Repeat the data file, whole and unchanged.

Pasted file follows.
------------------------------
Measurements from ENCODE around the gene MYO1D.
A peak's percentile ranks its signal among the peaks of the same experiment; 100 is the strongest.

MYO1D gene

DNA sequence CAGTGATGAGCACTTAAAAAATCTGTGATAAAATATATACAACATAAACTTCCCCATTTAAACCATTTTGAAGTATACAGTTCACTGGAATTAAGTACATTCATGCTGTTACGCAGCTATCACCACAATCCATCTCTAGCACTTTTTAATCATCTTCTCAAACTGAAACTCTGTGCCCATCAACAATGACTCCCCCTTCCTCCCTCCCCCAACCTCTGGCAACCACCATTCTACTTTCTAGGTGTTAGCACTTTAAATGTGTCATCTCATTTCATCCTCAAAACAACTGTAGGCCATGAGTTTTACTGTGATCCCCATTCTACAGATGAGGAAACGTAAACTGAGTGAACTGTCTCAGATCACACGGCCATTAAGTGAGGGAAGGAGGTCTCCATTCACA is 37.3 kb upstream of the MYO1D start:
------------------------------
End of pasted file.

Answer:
Measurements from ENCODE around the gene MYO1D.
A peak's percentile ranks its signal among the peaks of the same experiment; 100 is the strongest.

MYO1D gene

DNA sequence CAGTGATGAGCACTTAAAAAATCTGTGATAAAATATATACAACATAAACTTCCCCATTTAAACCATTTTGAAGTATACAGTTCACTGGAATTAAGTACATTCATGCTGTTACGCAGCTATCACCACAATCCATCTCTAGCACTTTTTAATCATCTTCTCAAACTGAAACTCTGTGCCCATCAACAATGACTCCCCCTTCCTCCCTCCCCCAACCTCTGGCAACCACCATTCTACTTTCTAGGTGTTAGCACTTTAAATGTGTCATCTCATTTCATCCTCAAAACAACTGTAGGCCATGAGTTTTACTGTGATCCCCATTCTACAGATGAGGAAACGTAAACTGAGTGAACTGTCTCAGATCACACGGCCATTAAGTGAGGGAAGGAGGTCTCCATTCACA is 37.3 kb upstream of the MYO1D start: